Thread: Gravitational Force Too Large; Distance Too Small

1. According to the formula G(m1+m2)/r^2, the gravitational force between two objects increases when the distance between them decreases. But when r =0, we've got an infinitely large force between them.

I know not much about nuclear physics, but I heard that bounded quarks cannot be separated, the energy used to do so will create a new quark. I'm not sure whether this gravitational force can explain this phenomenon , or gravity has nothing to do with this. It's just my speculation.

Any idea?

2.

3. Because of the extremely small masses of particles at the atomic and subatomic scales, gravity is very weak, even at such small distances as those of bonded quarks. The force holding the Quarks together is the strong interaction, which is some 10e39 (that's a 1 followed by 39 zeros) times stronger than gravity.

4. But when r =0, we've got an infinitely large force between them.
No, when r = 0, your answer is undefined. Division by zero does not result in infinity, it is undefined.

5. Well no. For example, 1/0.1 = 10; 1/0.01 = 100... and so on. The smaller the denominator, the larger the fraction gets. I know that it is said that the denominator mustn’t equal 0, but at least it can become so small that it approximately equals zero, thus making the fraction infinity big.

Besides, every mathematical value should correspond to the actual phenomenon. Just as how sqrt(x) has a positive and negative value, correspondingly anti-matter was speculated by Paul.

I don't really know what I'm talking about... I'm just an amateur. Please tell me if I'm right or wrong.

6. Well, yes.

Very basic math. Very basic.

7. Originally Posted by Wise Man
Well no. For example, 1/0.1 = 10; 1/0.01 = 100... and so on. The smaller the denominator, the larger the fraction gets. I know that it is said that the denominator mustn’t equal 0, but at least it can become so small that it approximately equals zero, thus making the fraction infinity big.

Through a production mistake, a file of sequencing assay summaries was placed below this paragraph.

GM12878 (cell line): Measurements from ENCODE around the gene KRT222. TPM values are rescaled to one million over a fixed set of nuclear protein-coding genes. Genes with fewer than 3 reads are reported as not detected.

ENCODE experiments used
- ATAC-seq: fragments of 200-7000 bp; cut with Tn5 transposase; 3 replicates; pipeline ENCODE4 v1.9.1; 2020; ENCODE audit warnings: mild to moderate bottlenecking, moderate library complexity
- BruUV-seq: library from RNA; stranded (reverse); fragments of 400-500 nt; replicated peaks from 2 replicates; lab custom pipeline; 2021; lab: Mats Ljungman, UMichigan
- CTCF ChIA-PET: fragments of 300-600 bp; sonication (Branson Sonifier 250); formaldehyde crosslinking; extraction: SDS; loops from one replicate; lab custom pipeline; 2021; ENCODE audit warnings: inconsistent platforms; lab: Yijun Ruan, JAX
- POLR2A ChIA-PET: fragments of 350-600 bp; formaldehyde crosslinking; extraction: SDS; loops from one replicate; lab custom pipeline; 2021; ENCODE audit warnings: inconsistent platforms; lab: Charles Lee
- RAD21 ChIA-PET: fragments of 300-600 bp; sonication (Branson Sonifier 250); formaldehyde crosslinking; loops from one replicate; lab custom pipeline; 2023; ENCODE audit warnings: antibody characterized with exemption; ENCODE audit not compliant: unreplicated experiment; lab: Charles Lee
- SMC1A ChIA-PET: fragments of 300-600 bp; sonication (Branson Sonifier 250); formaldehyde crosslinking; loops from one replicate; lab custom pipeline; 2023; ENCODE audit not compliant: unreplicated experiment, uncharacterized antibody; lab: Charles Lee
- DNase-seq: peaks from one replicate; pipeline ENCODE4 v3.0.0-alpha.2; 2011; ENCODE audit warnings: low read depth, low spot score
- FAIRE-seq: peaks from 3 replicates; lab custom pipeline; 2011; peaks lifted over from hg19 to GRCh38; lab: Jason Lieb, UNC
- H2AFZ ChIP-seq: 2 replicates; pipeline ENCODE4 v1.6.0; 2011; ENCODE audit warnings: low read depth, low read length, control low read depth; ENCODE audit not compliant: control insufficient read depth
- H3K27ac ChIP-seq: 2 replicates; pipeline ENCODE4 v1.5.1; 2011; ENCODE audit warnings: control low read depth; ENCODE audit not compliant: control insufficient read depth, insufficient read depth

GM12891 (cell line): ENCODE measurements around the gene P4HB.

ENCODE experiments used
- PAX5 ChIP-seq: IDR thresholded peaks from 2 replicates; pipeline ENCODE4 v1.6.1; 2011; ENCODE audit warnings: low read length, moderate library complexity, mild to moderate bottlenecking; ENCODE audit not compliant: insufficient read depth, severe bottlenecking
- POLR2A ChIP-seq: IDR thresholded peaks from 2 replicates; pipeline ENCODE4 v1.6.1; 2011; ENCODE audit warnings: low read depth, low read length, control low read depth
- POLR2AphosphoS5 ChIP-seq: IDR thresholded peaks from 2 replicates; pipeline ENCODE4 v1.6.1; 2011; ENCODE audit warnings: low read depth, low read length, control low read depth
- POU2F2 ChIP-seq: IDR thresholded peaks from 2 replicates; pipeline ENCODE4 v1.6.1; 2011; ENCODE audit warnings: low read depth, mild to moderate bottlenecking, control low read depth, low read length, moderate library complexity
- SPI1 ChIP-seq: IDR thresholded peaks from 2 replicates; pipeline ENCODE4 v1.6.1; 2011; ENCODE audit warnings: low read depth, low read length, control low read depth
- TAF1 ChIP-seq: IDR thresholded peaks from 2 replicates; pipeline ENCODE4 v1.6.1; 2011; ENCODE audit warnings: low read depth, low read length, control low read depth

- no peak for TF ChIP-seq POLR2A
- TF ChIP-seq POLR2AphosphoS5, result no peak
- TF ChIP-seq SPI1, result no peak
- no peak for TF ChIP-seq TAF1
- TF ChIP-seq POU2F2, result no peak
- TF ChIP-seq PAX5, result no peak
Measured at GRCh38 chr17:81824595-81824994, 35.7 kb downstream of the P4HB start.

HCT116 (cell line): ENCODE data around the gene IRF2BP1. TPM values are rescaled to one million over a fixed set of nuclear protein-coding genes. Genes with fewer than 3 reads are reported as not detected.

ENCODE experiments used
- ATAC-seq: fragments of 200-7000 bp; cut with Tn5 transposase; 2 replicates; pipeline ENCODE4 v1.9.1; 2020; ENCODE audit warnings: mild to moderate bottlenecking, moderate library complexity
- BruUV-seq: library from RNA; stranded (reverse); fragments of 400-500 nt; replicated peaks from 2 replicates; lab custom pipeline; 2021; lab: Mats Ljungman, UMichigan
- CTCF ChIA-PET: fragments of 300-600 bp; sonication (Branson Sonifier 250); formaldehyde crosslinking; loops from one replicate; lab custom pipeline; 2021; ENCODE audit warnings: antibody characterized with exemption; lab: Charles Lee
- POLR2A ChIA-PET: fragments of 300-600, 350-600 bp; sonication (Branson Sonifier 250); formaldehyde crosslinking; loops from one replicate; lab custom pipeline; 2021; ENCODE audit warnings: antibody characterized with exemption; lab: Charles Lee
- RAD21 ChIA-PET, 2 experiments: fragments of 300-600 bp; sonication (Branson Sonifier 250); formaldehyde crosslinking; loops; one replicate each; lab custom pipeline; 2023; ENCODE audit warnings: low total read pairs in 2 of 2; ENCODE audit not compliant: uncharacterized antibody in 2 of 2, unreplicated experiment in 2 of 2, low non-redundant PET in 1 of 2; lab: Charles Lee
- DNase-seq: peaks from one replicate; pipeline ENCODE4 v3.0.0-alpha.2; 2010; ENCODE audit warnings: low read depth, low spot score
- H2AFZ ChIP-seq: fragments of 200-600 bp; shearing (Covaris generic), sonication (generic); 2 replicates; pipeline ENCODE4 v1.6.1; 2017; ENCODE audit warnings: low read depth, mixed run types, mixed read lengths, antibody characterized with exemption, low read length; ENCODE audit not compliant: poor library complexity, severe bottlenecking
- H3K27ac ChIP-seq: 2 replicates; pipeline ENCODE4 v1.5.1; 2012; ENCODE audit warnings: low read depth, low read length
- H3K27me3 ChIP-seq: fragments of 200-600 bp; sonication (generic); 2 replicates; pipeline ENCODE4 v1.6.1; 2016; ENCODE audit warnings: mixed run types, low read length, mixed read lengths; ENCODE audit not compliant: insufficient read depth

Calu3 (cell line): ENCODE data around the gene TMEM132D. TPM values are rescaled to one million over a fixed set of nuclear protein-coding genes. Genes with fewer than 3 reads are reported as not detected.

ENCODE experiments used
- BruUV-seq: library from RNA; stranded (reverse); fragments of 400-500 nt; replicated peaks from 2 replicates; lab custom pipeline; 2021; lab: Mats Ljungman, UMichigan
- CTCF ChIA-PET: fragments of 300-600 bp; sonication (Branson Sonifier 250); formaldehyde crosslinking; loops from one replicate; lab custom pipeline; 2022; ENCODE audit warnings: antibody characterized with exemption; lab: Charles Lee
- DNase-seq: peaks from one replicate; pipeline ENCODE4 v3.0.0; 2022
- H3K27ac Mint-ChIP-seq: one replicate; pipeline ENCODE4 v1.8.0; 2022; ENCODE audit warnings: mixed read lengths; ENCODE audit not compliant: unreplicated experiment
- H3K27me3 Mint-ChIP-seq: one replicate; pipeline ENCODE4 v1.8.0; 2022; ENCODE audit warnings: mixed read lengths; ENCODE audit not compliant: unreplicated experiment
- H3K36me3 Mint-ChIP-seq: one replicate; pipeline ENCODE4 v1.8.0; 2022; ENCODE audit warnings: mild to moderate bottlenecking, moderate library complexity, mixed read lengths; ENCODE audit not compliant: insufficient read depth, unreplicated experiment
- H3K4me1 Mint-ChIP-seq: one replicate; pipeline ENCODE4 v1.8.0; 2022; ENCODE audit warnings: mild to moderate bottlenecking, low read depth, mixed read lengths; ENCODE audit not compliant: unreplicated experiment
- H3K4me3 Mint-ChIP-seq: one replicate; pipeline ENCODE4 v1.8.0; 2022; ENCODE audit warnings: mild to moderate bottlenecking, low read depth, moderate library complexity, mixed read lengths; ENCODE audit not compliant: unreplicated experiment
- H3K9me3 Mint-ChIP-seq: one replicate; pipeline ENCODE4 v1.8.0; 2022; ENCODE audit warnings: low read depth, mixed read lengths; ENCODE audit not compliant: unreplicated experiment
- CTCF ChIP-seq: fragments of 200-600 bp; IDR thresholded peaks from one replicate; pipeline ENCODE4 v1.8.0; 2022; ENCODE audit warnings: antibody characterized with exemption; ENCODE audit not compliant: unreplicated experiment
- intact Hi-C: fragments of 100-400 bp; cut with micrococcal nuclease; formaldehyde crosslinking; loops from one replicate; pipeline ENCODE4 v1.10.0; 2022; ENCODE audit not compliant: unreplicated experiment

No. No matter how small the denominator gets, you get a finite number for the fraction, and any finite number, no matter how big, is equally far from infinity as any other.

And, as I said in my previous post, the distances never get small enough for gravity to become a significant factor at that scale.

For example, a quark in a proton is about 1/3 the mass of the proton or 5.57e-28 kg
The radius of a proton is ~8e-16 meters

Using the formula for gravitational potential energy:

Where d is the distance between the quarks, we get:

which means that it would take 2.6e-50 joules to pull the quarks completely apart against the force of gravity

If you use E=mc^2, you can find how much energy is needed to create a quark.

this comes out to 5e-11 joules, or 2e39 times more than the energy needed to pull the quarks apart. Ergo, the gravitational force is just too weak to be a player here.

8. Inverse square law implicitly assumes that the particles are points (or spheres - where you stop at the surface). However at small distances this assumption breaks down - quantum theory, etc.

9. I feel kind of stupid now. Thanks guys. I get it now, it's impossible to have two objects ( whether it be fundamental quark or anything else) with a distance of zero between them. Also, mathman's words reminded me that in the quantum world everything is uncertain, things behave like waves more than particles.

I hope to study Quantum Mechanics in the future for my father did so and he's always talking to me about the wonders in it, from Young's double slit to uncertainty principle.

10. when Size of the area is zero , because of the pressure on the area, the time reversed direction and dimension multiplies, because R has three degrees of infinity and therefore the space multiplies only to three dimensions

11. Originally Posted by Water Nosfim
when Size of the area is zero , because of the pressure on the area, the time reversed direction and dimension multiplies, because R has three degrees of infinity and therefore the space multiplies only to three dimensions
That's to complex for me, I can't rap my head around dimensions and time and all that yet.

12. In size of zero time is reversed and the particles replicate and receive volume

13. Its dynamic

14. Originally Posted by Wise Man
Originally Posted by Water Nosfim
when Size of the area is zero , because of the pressure on the area, the time reversed direction and dimension multiplies, because R has three degrees of infinity and therefore the space multiplies only to three dimensions
That's to complex for me, I can't rap my head around dimensions and time and all that yet.
It's not complex, it's gibberish. He never makes much sense. Don't worry about it.

15. Originally Posted by Wise Man
Originally Posted by Water Nosfim
when Size of the area is zero , because of the pressure on the area, the time reversed direction and dimension multiplies, because R has three degrees of infinity and therefore the space multiplies only to three dimensions
That's to complex for me, I can't rap my head around dimensions and time and all that yet.
There's nothing there from Water to try to rap your head around, so don't worry about it.

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